The NFL’s Philadelphia Eagles used $50,000 from the team’s social justice fund to bail nine people out of jail before Thanksgiving, according to a report Tuesday, as NFL teams begin to utilize funding amassed after negotiations with league officials related to national anthem protests.
The Eagles Social Justice Fund provided the $50,000 grant, composed of player donations and a matching contribution from the team itself, ESPN reported. The Players Coalition, which led negotiations with NFL Commissioner Roger Goodell and the league’s 32 owners in 2017, hosted an outreach event this week, inviting the nine individuals to take part.
"We recognize that the only reason that these people were in jail is because they couldn't afford to get out. If any of them had the resources I did, they would be out," Eagles safety Malcolm Jenkins, a member of the Players Coalition, told ESPN. "So it's not a matter of public safety or being convicted of a crime, which they haven't yet, it's just they're simply too poor for their freedom."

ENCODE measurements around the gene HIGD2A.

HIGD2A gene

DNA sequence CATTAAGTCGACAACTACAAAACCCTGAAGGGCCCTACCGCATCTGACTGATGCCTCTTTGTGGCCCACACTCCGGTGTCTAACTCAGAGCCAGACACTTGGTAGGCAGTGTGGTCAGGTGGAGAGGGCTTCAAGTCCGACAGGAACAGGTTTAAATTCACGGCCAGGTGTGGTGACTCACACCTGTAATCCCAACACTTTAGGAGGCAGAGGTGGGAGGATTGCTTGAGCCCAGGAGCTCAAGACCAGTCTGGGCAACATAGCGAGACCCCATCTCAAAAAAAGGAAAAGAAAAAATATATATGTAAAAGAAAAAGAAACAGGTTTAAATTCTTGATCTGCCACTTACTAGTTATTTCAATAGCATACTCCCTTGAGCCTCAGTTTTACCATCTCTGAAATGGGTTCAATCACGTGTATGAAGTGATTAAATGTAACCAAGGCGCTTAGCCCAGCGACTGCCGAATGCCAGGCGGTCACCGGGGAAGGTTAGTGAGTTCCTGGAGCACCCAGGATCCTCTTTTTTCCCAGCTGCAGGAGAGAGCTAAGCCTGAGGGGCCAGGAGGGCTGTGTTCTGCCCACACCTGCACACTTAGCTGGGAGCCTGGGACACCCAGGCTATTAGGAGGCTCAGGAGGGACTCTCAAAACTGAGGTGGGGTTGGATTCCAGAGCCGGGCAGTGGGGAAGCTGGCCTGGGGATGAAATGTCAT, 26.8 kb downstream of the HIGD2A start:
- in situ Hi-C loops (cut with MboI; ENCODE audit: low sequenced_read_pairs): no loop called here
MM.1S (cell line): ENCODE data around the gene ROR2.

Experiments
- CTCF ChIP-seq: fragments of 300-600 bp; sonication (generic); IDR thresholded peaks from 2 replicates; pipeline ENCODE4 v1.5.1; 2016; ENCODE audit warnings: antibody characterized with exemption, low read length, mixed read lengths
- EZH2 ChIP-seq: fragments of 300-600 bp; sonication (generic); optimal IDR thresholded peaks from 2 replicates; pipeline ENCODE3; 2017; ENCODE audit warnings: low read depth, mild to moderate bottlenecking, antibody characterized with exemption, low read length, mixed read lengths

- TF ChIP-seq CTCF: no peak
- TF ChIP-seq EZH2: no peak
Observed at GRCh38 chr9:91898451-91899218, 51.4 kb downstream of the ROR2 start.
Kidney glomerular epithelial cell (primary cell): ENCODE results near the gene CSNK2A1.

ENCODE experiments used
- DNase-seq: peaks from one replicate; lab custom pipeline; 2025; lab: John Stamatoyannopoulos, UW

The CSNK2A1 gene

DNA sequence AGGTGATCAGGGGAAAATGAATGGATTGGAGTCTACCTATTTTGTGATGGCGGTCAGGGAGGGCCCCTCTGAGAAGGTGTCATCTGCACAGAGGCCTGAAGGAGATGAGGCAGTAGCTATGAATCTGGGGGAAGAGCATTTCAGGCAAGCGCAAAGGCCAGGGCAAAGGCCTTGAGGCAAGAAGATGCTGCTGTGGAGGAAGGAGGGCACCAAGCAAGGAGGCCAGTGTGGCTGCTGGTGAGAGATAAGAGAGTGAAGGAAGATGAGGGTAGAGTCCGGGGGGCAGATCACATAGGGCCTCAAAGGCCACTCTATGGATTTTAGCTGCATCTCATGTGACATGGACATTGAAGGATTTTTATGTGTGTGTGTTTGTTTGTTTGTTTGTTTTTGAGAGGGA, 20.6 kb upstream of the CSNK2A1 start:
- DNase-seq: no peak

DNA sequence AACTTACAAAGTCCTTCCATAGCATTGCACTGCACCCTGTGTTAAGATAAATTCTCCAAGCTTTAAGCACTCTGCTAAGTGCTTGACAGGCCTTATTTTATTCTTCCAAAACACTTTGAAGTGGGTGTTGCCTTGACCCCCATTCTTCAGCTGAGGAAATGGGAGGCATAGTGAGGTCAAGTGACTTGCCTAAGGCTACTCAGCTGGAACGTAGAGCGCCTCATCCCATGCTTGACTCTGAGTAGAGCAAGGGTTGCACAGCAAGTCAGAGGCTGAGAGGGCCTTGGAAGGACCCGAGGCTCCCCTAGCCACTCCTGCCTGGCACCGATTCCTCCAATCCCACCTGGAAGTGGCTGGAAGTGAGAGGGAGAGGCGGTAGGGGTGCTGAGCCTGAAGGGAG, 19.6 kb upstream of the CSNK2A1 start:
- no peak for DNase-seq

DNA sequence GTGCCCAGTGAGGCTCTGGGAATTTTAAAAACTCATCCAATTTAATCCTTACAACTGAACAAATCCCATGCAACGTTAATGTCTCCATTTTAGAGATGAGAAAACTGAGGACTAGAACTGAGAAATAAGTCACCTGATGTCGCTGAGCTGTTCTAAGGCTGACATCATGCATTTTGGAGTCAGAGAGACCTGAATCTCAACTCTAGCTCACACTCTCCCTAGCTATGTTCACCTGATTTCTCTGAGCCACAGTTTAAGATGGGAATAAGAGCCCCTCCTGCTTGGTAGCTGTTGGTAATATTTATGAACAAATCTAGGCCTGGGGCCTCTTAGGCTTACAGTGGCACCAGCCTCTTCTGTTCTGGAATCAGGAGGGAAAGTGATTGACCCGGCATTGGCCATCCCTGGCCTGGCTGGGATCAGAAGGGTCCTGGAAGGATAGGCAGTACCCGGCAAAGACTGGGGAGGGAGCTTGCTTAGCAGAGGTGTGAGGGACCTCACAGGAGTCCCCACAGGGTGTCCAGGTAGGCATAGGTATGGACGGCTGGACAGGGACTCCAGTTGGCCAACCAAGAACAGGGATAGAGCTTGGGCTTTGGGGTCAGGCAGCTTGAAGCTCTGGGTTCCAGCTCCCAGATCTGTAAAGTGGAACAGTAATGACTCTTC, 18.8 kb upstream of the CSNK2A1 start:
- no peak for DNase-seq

NFL executives committed $89 million in funding for social justice causes last November after conducting talks meant to resolve player national anthem protests that had roiled the league in recent years. Free agent NFL quarterback Colin Kaepernick was one of dozens of players who knelt during the anthem to protest social injustice and police brutality.
The Eagles Social Justice Fund is “an annual pool that will award grants to local community programs whose efforts are focused on reducing barriers to equal opportunity through education, enhancing community/police relations, improving the criminal justice system, or other initiatives that are focused on poverty, racial equality, and workforce development,” according to a post on the team’s website.
Under the agreement’s terms, NFL teams will match player donations toward social justice outreach of up to $250,000, for a total of $500,000 per team. The Eagles have dispersed $190,000 to various non-profit organizations in Philadelphia, with efforts to address mass incarceration among the team’s top priorities.
“I am proud of the efforts of our players to embrace the role of giving a voice to those who do not have one and to be a part of the solution,” Eagles Chairman and CEO Jeffrey Lurie said earlier this month. “Their dedication to addressing social justice issues is admirable and their passion for creating change in Philadelphia and beyond is inspiring."